Inequalities in health and life expectancy are large

People living in the most deprived tenth of areas in Scotland can expect to live 24 years less in good health than people living in the most affluent areas.

Key points

  • The collective impact of large inequalities in life expectancy and general health in Scotland is shown by the 24-year gap in healthy life expectancy between the most and the least deprived tenth of areas.
  • In 2018-20 the absolute gap in life expectancy between women living in the most compared to the least deprived tenth of areas was 10.2 years. For males, that difference was even greater, at 13.5 years.
  • The starkest inequalities are seen for outcomes relating to the timing and cause of death, including avoidable deaths and deaths related to drugs, alcohol and suicide i.e. deaths of despair.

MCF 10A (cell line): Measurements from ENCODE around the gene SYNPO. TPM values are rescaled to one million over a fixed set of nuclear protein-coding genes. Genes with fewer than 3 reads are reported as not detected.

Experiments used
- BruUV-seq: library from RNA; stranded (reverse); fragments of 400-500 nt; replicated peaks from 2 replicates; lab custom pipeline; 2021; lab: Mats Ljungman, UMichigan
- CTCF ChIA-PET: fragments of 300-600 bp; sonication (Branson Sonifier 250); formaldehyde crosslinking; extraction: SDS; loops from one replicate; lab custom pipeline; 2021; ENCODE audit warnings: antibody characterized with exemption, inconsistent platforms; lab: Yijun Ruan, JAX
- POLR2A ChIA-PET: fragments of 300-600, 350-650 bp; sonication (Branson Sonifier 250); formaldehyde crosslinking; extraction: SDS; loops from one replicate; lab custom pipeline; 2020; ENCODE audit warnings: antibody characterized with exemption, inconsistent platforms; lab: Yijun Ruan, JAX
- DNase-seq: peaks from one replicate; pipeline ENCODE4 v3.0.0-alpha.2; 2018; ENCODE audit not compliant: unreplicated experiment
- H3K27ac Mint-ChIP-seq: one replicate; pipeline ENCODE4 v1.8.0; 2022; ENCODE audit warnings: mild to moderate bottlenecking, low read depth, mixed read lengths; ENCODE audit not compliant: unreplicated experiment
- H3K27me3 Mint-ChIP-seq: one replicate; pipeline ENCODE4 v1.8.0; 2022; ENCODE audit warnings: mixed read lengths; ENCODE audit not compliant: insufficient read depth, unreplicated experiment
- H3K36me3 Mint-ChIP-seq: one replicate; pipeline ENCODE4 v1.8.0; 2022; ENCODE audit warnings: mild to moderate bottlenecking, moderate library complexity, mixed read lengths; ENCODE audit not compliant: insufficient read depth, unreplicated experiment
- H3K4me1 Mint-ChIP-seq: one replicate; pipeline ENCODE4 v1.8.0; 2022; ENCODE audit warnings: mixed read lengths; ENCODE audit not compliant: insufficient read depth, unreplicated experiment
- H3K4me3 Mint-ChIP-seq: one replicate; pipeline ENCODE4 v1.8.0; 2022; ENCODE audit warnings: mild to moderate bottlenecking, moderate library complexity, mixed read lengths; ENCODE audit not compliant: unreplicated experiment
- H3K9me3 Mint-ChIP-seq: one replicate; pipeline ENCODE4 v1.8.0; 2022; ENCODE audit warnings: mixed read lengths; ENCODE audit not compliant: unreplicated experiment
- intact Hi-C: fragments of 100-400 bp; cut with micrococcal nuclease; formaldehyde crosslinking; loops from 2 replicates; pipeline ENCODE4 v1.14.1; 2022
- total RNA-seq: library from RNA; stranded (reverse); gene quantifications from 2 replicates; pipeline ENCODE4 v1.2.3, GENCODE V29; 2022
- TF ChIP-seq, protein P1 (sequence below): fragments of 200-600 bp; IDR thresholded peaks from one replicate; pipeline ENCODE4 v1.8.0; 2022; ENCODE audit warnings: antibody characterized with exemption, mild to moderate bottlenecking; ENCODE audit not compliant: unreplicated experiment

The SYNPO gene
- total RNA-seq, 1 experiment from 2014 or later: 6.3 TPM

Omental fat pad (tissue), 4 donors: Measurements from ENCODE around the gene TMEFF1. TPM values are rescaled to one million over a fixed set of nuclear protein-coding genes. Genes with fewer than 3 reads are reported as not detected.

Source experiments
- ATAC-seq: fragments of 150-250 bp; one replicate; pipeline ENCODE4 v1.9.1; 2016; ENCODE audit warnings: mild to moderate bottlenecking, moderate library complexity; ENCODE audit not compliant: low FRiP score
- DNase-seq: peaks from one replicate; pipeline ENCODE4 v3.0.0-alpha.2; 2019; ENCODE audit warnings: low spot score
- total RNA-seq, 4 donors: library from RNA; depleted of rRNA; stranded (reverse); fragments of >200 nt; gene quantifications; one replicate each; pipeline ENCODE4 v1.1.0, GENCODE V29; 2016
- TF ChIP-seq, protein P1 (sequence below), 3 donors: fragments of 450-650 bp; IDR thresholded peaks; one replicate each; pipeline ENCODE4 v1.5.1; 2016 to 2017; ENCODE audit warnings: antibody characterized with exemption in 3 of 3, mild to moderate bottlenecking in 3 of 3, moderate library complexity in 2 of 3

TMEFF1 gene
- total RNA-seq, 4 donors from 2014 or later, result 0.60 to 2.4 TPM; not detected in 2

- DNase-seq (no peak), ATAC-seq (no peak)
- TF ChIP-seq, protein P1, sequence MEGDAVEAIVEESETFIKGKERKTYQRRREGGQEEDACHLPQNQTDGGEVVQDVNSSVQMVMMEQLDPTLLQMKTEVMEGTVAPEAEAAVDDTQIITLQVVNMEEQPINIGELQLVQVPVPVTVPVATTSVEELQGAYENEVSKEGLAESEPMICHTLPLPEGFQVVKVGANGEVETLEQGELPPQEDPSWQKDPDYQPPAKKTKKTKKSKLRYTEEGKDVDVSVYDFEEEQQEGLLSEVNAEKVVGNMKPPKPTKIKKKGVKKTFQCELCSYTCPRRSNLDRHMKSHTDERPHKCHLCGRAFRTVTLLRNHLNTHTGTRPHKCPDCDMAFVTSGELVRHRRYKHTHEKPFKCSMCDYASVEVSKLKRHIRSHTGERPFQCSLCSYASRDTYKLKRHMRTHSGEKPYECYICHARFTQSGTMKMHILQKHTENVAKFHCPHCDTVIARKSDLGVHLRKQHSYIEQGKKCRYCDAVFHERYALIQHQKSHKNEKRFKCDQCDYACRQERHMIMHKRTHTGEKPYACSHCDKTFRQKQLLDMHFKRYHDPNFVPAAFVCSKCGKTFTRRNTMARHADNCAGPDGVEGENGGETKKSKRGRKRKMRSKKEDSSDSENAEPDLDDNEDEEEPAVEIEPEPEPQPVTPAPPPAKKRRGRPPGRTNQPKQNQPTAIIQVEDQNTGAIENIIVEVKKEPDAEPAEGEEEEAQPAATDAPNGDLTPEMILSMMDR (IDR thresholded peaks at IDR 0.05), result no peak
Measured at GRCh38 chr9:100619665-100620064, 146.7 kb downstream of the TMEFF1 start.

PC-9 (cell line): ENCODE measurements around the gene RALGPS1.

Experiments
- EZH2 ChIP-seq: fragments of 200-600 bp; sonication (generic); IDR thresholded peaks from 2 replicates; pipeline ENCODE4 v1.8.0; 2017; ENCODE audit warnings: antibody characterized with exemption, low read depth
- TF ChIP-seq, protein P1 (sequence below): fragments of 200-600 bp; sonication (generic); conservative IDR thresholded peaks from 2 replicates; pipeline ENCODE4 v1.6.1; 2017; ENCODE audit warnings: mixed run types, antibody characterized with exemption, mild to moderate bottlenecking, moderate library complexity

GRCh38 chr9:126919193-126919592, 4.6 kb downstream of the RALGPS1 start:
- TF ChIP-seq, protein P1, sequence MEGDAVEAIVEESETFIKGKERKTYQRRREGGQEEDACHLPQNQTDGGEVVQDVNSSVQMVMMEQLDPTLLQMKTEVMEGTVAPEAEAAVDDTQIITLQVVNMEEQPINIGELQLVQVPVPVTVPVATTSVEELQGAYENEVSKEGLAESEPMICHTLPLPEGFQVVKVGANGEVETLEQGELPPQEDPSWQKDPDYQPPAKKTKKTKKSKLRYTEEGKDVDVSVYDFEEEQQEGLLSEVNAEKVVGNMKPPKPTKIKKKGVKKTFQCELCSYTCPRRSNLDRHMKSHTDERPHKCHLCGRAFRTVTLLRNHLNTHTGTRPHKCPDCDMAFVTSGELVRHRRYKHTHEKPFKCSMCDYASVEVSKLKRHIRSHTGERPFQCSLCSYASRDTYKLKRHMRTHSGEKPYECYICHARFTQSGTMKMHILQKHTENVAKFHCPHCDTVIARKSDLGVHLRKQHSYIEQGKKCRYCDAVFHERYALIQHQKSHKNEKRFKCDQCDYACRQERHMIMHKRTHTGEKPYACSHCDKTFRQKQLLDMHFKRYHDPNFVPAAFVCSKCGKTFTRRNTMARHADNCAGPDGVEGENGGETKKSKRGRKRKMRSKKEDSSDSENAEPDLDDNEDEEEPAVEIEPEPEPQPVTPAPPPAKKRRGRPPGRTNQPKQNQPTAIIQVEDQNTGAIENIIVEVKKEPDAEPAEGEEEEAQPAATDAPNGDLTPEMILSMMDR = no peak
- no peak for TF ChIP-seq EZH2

• Those living in the most deprived fifth of areas are five times as likely to die from an alcohol-related cause, and 20 times as likely to die from a drug-related death compared to those living in the least deprived fifth of areas.
  • The level of inequalities seen in these harshest of outcomes is not necessarily surprising, as they are the culmination of the inequalities we see across many different aspects of health, health-harming exposures, and barriers to health services.

Related Graphs

Absolute inequalities in avoidable mortality in males were falling during the 2000s, but have started to increase


Drug deaths have increased exponentially since 2013 and those living in the most deprived areas are 20 times as likely to die


There were large declines in absolute inequalities in alcohol deaths in the first decade of the 21st century, but these have stalled and inequalities remain large